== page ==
When you are writing a message in MM at the prompt Message..., you normally are in a very simple editor sometimes called Text Mode. This section describes how to use Text Mode.
Message (End with CTRL/D or ESC Use CTRL/B to insert a file, CTRL/E to enter editor, CTRL/F to run text through a filter, CTRL/K to redisplay message, CTRL/L to clear screen and redisplay, CTRL/N to abort, CTRL/P to run a program and insert output.): Let's meet on Sept 21 at 2:00 to go over plans for this semester. Joe [escape]
Line break is done automatically. You don't have to press the return key to get to the next line.
To make a change, use the backspace or delete key to move the cursor to the left, wiping out everything as it goes, until you reach the spot desired, and then type forward from there. The cursor even moves back to previous lines if you keep pressing the delete key.
End by pressing the escape key or control-d.
There are numerous commands you can give by pressing control letters. Hold down the control key and type the letter (as you would use the shift key to type a capital letter).
The following is a complete list of the control-letter commands in Text Mode. Some of them are described in detail elsewhere by topic.
The redisplay commands, especially control-l, which clears the screen first, can be very valuable if your screen gets cluttered with junk, from noisy phone lines, system messages, or accidental use of the control-letter commands (like control-b) that leave prompts on the screen.
The erasing commands, control-u and -w, can be used in place of holding down the backspace/delete key.
The command control-v lets you insert control letters and other special characters into the text. This is sometimes called a literal or escape character. The most useful character to insert is control-l, form feed, which makes many terminals stop displaying text at that point, until the person reading the message presses the space bar or return key. To insert control-l, you have to type control-v control-l. An interesting character to insert is a control-g, bell, which makes the terminal beep when the message is read; type control-v control-g to insert it. Use control characters sparingly.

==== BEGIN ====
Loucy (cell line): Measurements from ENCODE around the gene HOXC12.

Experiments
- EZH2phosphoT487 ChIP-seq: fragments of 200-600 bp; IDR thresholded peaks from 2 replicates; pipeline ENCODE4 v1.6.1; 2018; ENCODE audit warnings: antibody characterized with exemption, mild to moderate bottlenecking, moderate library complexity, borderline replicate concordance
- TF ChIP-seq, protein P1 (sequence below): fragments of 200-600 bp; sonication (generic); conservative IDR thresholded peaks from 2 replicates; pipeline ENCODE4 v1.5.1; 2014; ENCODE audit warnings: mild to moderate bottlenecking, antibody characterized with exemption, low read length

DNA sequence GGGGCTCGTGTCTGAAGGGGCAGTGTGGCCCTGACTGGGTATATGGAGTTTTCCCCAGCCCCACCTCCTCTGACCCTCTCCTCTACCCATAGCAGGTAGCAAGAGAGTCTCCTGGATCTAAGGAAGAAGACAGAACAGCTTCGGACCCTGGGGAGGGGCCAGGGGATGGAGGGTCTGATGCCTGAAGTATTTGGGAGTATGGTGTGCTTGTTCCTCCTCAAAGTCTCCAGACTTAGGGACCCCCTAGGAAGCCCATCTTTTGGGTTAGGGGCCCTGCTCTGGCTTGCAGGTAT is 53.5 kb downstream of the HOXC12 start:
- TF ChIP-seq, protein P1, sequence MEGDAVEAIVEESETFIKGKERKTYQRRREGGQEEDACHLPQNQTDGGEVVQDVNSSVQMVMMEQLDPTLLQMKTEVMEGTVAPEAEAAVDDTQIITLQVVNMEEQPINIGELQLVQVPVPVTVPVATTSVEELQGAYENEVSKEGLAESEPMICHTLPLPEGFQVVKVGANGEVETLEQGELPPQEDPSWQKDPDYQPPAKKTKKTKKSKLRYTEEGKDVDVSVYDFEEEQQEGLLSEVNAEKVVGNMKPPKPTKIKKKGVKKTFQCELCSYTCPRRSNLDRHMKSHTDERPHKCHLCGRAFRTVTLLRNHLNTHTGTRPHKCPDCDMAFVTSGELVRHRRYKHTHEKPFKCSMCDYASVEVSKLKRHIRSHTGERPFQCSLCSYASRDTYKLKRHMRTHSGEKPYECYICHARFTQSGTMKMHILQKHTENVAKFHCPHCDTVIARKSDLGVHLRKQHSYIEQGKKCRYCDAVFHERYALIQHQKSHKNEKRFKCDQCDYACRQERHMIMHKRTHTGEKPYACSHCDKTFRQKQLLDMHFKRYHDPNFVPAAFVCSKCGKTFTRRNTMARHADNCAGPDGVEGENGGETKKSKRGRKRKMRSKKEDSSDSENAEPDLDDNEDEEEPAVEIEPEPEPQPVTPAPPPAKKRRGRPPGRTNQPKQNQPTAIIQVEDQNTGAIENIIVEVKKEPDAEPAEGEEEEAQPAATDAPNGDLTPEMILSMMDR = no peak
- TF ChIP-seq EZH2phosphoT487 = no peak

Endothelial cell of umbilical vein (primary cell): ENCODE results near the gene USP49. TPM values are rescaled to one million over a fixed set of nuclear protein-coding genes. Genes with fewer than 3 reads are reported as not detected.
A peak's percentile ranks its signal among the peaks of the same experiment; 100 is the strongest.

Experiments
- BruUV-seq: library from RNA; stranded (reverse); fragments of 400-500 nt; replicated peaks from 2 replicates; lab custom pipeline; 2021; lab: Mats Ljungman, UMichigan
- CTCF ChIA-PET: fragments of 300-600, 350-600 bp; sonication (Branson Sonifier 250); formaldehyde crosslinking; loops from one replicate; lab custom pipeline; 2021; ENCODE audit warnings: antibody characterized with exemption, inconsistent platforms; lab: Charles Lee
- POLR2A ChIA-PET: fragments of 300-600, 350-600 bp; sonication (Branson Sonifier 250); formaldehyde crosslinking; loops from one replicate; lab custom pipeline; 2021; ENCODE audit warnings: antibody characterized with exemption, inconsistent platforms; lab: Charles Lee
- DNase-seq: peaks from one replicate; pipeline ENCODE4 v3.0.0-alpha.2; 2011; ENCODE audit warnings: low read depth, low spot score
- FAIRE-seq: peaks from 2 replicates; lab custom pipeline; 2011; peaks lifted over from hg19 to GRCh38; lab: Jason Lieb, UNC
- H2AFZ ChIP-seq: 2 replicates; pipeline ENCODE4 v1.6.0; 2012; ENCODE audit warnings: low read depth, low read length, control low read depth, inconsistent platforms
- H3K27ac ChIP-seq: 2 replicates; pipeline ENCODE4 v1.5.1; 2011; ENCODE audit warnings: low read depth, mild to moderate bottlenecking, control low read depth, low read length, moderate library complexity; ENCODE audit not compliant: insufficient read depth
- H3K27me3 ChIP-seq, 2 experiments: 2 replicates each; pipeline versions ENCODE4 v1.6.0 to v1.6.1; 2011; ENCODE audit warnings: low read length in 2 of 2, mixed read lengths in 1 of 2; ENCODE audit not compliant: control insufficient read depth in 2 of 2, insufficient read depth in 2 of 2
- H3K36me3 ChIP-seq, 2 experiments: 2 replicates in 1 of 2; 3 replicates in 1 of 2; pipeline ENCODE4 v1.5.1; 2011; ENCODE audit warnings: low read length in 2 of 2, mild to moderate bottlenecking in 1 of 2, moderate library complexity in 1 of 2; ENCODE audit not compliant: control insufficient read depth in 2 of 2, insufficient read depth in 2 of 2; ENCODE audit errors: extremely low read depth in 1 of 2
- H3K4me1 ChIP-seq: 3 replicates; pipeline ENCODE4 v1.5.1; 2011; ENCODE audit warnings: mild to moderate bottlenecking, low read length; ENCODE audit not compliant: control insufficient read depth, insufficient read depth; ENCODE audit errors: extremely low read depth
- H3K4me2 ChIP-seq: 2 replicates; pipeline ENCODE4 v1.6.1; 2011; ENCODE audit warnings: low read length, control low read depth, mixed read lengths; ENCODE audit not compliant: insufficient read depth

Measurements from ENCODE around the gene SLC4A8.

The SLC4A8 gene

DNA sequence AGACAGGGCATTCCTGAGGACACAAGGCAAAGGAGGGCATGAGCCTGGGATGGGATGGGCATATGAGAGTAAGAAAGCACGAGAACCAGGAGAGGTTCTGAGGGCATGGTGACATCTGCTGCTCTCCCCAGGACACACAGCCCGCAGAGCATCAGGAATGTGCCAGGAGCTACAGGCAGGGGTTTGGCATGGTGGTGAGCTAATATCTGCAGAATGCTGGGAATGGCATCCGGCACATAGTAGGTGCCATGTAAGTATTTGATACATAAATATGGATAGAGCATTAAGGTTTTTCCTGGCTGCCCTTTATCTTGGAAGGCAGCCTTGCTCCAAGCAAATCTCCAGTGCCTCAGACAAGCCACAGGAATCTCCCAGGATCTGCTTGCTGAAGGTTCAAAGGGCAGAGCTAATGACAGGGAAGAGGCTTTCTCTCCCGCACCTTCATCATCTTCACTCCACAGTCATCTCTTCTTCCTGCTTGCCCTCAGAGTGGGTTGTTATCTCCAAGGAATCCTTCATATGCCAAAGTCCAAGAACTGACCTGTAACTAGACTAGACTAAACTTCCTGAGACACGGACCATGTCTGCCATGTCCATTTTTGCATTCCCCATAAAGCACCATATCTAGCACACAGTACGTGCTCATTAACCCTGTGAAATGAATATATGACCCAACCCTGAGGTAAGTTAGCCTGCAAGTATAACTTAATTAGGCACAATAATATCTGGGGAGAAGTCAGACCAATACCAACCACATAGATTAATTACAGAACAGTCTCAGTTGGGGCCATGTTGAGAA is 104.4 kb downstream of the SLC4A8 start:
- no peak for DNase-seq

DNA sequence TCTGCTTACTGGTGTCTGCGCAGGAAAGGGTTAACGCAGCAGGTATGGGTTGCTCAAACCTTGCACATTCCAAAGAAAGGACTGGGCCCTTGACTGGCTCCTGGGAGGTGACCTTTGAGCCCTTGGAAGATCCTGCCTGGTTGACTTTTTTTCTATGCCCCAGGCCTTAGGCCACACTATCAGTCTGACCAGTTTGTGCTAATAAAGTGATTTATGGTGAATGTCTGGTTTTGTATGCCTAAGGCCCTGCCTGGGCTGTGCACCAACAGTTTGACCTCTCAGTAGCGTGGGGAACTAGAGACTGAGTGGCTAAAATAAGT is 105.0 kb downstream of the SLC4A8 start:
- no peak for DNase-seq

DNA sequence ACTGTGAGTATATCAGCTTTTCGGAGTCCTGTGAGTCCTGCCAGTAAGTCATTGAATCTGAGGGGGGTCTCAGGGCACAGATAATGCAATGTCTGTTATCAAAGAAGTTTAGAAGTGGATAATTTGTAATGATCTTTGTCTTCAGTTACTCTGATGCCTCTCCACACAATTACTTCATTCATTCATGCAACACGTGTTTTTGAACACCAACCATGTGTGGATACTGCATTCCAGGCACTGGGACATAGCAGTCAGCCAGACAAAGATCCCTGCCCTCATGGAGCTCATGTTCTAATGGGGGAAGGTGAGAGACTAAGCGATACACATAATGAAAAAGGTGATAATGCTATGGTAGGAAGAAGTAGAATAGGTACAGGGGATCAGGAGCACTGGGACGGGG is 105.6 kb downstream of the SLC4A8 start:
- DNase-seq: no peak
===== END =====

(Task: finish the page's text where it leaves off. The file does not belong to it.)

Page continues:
The variable autowrap-column defines at what point the line wraps, that is, how long a line should be before the cursor jumps to the next line automatically as you are typing your message. When the cursor jumps, if it is in the middle of a word the whole word jumps with it, so the word is not divided. The variable takes a number as a value: a positive number to specify columns (characters) counted from the left, or a negative number to count from the right. The setting 0 (zero) means no wrap should be done at all.
The usual setting is -7, that is, the seventh column from the right. Most terminals have 79 or 80 columns. If your own display is wider than 80 columns, you should still wrap to less than 80 for the convenience of your readers on standard terminals. The main reason to leave 7 columns open on the right is to leave a little room for someone quoting your message to set it off a few spaces from the left margin; for example, the MM command reply including inserts the original message with a > and a space at the beginning of each line.
A feature that is normally turned off is automatic sending. The variables escape-automatic-send and control-d-automatic-send are normally set to no. If you set either one to yes, then the escape key or control-d, respectively, would not only end the text but also send the message. That saves you typing the send command at the S> prompt, and in fact it skips the Send> prompt entirely. The danger is that you might end up sending something unfinished, and if you set both to yes there would be no way to get to the S> prompt to review and change the message. Probably you would change one to automatic sending and leave the other as an escape to the S> prompt. To change, type set control-d-automatic-send yes (for example), and the save-init. Consider leaving both at no, and changing default-send-command to send, so you go to the S> prompt, but can send from there by just pressing the return key; it's slightly safer.